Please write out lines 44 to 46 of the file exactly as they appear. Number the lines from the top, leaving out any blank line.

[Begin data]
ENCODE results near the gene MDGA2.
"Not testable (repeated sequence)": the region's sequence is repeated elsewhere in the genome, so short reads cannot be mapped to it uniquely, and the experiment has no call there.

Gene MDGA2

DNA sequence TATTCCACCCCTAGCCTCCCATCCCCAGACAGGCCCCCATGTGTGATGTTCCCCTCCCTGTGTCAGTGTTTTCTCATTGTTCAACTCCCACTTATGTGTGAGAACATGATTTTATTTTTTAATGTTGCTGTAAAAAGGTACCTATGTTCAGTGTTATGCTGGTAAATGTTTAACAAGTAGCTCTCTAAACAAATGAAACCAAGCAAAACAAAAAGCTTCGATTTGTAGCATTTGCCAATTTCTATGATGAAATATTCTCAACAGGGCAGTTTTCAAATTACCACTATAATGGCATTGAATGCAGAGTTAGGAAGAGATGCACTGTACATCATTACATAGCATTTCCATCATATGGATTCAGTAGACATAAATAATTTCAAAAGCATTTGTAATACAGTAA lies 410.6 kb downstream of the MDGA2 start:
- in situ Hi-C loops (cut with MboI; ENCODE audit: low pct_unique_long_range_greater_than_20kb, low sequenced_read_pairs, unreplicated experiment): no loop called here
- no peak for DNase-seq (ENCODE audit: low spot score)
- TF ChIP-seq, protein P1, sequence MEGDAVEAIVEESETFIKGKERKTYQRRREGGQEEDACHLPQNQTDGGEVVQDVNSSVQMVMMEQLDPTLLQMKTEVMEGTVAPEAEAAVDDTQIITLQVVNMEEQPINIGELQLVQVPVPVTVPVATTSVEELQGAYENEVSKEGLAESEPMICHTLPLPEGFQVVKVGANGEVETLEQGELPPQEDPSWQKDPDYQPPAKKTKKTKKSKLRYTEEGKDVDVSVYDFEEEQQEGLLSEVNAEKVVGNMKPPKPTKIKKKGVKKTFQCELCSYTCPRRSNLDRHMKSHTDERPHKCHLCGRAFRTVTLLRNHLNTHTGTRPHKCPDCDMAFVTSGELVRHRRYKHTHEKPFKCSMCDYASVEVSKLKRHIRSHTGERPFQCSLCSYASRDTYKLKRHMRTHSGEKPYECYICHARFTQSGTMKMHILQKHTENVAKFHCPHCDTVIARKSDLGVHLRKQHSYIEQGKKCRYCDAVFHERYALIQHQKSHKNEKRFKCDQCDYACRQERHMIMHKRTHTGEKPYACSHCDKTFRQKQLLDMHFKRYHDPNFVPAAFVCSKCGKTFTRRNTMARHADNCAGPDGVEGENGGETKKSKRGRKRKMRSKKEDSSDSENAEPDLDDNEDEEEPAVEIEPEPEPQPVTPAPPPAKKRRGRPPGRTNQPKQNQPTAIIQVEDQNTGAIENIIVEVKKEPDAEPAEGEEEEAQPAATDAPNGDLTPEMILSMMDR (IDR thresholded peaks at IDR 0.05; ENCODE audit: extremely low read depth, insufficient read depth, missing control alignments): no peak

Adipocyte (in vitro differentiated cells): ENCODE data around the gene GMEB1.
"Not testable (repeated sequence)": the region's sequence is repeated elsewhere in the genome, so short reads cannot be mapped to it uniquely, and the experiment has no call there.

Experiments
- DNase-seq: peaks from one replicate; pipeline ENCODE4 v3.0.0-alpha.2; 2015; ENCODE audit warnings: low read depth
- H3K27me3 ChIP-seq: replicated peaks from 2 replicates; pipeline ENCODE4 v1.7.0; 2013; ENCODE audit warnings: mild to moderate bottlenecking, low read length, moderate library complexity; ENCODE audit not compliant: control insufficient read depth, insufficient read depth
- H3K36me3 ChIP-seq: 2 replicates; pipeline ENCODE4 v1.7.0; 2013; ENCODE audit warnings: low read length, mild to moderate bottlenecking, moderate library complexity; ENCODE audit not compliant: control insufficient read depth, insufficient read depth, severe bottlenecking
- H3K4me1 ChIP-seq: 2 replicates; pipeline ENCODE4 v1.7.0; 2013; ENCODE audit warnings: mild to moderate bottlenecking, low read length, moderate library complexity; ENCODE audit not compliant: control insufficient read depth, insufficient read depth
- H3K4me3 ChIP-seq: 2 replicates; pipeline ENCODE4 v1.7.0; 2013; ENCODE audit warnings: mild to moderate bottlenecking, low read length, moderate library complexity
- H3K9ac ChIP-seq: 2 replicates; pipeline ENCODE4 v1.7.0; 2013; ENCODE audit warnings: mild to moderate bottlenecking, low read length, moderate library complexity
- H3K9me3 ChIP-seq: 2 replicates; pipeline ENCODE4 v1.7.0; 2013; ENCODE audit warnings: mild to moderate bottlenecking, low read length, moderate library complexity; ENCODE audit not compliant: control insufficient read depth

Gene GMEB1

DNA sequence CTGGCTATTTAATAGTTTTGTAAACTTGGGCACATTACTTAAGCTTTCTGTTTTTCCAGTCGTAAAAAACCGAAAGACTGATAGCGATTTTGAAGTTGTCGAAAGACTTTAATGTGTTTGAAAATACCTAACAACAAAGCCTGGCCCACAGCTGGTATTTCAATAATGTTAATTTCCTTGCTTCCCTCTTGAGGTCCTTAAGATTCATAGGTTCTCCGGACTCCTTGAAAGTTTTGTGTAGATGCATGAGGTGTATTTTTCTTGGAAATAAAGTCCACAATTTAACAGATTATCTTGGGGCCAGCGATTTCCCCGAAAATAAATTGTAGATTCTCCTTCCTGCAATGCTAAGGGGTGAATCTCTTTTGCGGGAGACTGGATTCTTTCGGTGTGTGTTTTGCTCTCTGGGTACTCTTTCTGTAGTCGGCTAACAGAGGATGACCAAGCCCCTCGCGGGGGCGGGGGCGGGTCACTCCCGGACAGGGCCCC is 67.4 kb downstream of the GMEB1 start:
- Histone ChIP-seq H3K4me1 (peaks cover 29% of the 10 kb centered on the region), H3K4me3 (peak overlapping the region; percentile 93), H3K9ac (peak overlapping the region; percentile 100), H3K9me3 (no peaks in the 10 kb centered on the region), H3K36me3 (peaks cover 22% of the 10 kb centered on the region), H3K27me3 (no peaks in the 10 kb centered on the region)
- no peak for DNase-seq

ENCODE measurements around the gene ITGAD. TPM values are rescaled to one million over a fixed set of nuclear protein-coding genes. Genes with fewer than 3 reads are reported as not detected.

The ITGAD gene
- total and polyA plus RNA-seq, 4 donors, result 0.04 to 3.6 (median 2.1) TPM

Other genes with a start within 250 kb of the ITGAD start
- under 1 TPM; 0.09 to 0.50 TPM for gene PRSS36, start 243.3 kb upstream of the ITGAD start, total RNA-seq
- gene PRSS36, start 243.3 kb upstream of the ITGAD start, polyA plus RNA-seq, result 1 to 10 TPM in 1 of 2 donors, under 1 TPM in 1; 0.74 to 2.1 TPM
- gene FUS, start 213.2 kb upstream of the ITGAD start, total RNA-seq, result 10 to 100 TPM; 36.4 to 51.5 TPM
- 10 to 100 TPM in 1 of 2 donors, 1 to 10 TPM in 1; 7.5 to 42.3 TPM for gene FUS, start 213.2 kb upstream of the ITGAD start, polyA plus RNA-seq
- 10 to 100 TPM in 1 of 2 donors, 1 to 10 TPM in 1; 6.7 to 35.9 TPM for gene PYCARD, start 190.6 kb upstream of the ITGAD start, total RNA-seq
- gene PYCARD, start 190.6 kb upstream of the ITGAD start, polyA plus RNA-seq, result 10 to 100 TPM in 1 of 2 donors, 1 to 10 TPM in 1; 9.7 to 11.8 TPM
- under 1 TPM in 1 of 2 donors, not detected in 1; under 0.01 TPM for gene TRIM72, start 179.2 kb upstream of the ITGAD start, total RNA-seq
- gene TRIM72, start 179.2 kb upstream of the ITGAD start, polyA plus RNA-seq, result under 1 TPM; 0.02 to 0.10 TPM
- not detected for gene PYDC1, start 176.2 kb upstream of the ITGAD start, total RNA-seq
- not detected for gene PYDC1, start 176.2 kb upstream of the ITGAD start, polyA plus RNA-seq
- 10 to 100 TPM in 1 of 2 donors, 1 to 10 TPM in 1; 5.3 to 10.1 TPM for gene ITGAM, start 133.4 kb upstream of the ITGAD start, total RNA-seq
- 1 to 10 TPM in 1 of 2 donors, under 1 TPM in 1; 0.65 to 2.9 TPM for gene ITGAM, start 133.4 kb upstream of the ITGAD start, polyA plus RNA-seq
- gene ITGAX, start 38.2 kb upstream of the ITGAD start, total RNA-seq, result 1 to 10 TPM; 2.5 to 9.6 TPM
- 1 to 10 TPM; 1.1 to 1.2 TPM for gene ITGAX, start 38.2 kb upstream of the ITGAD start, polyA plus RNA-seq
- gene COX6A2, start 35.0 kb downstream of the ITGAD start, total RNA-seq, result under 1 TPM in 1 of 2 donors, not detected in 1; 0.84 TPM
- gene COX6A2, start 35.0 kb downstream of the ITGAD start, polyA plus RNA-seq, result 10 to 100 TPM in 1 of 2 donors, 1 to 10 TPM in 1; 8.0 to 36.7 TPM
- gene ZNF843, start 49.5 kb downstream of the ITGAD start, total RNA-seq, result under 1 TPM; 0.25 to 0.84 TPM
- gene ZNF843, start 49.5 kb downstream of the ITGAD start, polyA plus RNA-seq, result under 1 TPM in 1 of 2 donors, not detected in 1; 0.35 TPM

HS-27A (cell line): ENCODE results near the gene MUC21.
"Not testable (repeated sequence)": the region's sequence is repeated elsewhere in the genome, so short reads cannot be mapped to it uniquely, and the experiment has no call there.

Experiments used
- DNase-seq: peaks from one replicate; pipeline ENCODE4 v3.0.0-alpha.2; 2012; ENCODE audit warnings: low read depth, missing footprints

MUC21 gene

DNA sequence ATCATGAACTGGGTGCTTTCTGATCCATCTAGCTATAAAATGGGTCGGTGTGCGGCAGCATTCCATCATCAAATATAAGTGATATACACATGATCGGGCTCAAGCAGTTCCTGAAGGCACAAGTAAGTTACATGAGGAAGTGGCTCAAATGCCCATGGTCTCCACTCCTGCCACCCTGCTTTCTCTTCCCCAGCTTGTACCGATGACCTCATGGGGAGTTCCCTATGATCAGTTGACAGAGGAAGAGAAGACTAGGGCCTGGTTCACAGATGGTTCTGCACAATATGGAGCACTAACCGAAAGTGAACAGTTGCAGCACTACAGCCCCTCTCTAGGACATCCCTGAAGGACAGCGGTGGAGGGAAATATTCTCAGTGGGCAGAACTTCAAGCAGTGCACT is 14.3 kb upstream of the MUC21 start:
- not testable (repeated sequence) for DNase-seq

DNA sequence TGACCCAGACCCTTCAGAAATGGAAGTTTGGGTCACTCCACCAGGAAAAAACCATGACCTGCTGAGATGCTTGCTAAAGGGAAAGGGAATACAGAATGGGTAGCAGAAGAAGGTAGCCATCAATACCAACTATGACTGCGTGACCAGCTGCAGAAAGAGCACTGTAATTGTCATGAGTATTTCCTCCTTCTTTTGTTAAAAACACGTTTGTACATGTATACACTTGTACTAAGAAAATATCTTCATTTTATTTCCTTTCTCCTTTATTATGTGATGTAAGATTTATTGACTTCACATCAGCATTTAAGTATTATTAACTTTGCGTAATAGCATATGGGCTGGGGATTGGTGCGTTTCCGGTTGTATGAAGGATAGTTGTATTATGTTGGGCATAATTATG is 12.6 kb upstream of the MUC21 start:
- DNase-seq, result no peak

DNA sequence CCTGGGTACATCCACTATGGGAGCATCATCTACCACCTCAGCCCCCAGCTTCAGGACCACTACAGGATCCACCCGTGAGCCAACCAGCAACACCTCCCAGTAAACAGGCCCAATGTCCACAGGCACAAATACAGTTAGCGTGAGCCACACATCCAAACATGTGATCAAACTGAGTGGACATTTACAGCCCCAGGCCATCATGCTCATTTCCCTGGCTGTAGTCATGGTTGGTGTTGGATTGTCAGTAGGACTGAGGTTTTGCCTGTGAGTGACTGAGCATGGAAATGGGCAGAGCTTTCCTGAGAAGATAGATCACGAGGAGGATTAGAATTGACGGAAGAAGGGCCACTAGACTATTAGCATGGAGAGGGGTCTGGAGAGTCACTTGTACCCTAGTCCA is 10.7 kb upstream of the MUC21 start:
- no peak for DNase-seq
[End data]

HS-27A (cell line): ENCODE results near the gene MUC21.
"Not testable (repeated sequence)": the region's sequence is repeated elsewhere in the genome, so short reads cannot be mapped to it uniquely, and the experiment has no call there.

Experiments used